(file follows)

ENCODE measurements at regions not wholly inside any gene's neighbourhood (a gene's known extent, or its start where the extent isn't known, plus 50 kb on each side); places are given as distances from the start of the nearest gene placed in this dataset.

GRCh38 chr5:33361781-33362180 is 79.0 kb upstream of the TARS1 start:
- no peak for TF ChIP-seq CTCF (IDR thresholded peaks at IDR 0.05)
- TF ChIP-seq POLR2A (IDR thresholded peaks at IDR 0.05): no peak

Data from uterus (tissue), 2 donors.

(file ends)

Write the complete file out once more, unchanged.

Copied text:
ENCODE measurements at regions not wholly inside any gene's neighbourhood (a gene's known extent, or its start where the extent isn't known, plus 50 kb on each side); places are given as distances from the start of the nearest gene placed in this dataset.

GRCh38 chr5:33361781-33362180 is 79.0 kb upstream of the TARS1 start:
- no peak for TF ChIP-seq CTCF (IDR thresholded peaks at IDR 0.05)
- TF ChIP-seq POLR2A (IDR thresholded peaks at IDR 0.05): no peak

Data from uterus (tissue), 2 donors.